Everyone has a secret tip or two that helped take their art to the next level. Here are mine for all things calligraphy, lettering and watercolor.
Have you started your art journey and are wondering if you should be ahead? I know it might not make much sense, but, here's an example: You started taking classes, you can make art on your own, or sometimes you follow the instructor step by step, and even after much practice, it doesn't look as good as you think it should? I am not talking about perfection, and obviously you can't compare your page one to someone else's page 20 (best advice I ever got), but let's say you are dong watercolor lettering. You got your watercolor paper, your brush pens or water brushes, your ink, and you are following along a fun tutorial. Then, you get a little discouraged that although you have already done this before, the blending doesn't look at smooth? Well, these 3 simple tips below might help you "unstuck" yourself:
Use the right paper. Do you know that you need different types of watercolor paper for different types of watercolor art. Well, sure you don't NEED it, but it will help minimize your frustration (if you are having any). If you are doing brush lettering, with let's say a Tombow brush pen, you need a more smooth paper. A cold press super texture watercolor paper will fray your brushes and the blending will not be seamless. If you like the high textured paper, you should be be using a regular watercolor brush, or a water brush. Arches for example will allow for some really awesome watercolor blending. If you are set on using Tombow pens, then you should probably switch to Legion Stonehenge which is much smoother. If no blender is required, you should just get out of the watercolor paper altogether and get pad of Bristol paper. Your brush pens will thank you. Conclusion: For things that are made with watercolor, paper should be the main focus, and you should choose a brand/type depending on what you will be creating. The same goes for calligraphy. ditch the watercolor paper (unless it's a commission that requires it of course), and practice on smooth paper.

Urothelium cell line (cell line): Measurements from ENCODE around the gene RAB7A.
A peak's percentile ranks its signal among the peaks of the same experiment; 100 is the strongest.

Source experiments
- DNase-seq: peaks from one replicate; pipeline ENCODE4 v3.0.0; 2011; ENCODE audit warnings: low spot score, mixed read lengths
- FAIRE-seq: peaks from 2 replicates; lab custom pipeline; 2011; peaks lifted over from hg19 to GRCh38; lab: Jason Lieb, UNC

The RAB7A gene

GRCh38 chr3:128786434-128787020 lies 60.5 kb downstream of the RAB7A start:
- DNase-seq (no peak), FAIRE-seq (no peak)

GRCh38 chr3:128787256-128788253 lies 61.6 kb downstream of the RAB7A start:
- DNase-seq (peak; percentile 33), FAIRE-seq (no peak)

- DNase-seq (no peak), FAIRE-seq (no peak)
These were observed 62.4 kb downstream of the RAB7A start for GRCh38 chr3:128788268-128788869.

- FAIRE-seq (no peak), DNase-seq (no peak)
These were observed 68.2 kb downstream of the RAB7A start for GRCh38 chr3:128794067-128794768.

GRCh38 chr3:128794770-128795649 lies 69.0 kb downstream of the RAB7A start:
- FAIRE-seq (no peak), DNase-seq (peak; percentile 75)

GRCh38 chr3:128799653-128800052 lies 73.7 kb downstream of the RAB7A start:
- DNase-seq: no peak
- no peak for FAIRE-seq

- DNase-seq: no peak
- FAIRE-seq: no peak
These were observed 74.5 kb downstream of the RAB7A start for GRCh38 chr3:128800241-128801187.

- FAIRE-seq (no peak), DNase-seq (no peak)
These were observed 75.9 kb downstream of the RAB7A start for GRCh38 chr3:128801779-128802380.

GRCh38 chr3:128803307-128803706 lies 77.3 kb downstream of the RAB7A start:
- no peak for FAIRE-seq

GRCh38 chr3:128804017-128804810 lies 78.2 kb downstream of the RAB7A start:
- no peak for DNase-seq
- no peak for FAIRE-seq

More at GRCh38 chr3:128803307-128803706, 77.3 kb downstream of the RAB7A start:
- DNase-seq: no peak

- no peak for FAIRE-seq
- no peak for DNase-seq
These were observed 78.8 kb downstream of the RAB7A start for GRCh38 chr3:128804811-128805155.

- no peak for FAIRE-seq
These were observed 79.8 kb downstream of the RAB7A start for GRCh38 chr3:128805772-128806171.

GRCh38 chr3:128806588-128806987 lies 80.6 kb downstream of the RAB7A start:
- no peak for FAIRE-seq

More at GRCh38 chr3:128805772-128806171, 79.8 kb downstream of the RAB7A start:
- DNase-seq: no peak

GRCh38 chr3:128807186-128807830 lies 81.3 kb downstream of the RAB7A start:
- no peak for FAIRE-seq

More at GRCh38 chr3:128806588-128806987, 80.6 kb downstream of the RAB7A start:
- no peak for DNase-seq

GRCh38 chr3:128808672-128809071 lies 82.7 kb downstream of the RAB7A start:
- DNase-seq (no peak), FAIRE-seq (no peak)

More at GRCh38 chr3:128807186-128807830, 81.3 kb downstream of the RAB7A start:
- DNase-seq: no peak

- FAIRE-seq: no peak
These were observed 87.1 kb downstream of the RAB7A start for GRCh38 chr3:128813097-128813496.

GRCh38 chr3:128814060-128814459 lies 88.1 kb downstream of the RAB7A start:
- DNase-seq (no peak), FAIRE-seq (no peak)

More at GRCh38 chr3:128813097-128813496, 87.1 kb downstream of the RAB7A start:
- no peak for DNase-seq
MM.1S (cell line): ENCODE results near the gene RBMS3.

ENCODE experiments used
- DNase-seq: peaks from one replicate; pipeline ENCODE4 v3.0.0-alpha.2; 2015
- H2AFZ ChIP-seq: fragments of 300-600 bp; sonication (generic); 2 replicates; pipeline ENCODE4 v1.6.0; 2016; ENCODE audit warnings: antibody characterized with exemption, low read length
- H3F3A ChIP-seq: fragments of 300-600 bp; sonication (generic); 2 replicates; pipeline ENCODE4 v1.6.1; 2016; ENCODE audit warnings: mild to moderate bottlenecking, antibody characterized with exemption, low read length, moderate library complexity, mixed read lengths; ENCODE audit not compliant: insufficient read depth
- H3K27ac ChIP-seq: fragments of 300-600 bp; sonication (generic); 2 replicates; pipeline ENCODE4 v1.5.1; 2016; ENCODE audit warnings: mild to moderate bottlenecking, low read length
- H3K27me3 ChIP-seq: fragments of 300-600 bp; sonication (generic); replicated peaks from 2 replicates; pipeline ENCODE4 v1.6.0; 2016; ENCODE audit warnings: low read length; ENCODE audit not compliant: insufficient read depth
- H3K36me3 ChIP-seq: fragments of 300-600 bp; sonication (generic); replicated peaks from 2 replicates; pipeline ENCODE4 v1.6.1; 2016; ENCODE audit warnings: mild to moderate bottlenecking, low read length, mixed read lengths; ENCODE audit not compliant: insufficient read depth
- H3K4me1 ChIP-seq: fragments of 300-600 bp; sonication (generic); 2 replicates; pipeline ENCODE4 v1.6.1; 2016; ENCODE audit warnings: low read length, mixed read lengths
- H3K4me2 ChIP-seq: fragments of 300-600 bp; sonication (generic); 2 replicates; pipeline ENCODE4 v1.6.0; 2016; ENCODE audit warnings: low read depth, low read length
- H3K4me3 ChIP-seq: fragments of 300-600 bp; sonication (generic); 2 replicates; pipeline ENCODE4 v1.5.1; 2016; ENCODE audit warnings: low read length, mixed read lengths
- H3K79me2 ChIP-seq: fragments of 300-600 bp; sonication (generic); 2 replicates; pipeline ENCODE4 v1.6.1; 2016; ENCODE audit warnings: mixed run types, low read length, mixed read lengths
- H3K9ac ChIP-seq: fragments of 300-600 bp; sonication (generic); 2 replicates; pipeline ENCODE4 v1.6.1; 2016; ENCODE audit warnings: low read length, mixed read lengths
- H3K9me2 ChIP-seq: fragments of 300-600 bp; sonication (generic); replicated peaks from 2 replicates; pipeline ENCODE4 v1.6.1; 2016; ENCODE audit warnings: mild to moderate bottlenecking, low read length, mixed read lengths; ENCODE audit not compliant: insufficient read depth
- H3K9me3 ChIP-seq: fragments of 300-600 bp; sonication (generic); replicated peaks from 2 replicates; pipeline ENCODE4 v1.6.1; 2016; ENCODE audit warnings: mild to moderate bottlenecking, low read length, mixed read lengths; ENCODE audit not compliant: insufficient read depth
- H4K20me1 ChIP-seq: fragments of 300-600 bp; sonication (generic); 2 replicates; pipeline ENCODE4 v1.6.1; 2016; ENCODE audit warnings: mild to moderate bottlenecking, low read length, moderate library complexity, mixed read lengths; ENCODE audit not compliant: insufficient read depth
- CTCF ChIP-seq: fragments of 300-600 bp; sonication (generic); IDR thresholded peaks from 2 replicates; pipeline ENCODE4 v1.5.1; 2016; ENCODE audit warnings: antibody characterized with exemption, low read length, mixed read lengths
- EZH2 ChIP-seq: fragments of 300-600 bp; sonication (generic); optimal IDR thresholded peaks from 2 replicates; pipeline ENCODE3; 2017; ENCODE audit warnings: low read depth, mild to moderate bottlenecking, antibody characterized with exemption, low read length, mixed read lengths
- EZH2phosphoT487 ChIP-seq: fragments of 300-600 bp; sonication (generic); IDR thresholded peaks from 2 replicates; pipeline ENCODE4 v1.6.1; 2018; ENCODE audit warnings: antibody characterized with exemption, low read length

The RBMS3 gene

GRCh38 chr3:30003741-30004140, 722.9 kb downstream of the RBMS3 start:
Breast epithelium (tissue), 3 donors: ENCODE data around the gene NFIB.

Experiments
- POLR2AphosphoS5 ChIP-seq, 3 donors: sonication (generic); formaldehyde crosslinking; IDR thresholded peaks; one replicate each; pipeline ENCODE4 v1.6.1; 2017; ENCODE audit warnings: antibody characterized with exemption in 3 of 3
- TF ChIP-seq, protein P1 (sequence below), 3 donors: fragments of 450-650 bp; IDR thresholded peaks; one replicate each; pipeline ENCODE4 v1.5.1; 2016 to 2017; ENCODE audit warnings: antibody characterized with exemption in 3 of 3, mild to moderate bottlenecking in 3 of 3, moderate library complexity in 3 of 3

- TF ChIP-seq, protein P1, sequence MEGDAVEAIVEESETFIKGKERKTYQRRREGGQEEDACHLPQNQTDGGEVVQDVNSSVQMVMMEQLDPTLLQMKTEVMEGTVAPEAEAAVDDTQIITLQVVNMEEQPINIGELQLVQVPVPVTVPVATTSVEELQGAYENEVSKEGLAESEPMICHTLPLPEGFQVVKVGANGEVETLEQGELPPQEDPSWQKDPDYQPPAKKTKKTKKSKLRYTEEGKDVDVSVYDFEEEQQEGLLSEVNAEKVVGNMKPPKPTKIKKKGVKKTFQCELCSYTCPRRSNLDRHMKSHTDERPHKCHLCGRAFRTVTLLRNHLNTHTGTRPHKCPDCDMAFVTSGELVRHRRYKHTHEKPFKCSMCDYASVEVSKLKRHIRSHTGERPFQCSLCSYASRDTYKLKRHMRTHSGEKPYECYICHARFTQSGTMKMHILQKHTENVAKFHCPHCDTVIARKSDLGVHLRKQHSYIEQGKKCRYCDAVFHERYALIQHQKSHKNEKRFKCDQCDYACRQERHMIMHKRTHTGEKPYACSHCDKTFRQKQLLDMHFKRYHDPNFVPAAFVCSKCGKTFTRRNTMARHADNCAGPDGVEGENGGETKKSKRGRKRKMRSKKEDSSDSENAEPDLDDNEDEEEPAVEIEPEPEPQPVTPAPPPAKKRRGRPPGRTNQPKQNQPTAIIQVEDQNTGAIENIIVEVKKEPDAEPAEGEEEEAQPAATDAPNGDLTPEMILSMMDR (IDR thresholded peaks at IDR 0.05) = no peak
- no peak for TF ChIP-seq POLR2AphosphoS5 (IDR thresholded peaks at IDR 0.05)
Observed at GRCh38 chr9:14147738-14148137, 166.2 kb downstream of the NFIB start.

Use the right tool for your skill level. This doesn't not mean cheap tools for beginners and fancier tools for the advanced artist. Now let's focus on calligraphy for a second. If you just started or are about to start, make sure to get the right NIB. That's right, not the best nib, not the smallest, the pretties, the cheapest, the shiniest. The right one. That beginner nib is a "G" nib. Either Nikko, or Zebra, or Tachikawa. It's sturdy so you can practice your pressure level and still deliver a good amount of ink into the paper. If you must try a different one, go for the Blue Pumpkin. Once you know if you are heavy or light handed, you can try more flexible nibs.
Make some ugly art. No one intentionally makes ugly art. But sometimes you just have to make something. In fact I think making ugly art is very helpful in getting your brain in the groove. But i don't call it ugly art though. I call it "intuitive" art. You just start lettering/painting (inset other art medium here) and just let it flow. I tell my students that all they need to do is to start simple, don't complicate things. start with simple shapes. then refine. then refine some more. Some of these pieces will become masterpieces. Some of them will be forgotten. But many of them will help you master your technique, style and flow. And THAT is what you want to get to. And remember 2 things: you won't be making ugly art forever, or what you THINK is ugly. I lost count how many beautiful work I have seen that the artist thought it was ugly. which brings me to the second thing to remember: what you might think looks ugly, might look awesome to someone else.
Bonus tip: Just start!! You can read all the tips and tricks, watch all the tutorials. But if you don't actually start making art, you won't improve anything at ll. So just start. Today. No, seriously, stop ready and go make some pretty things.
Until next time!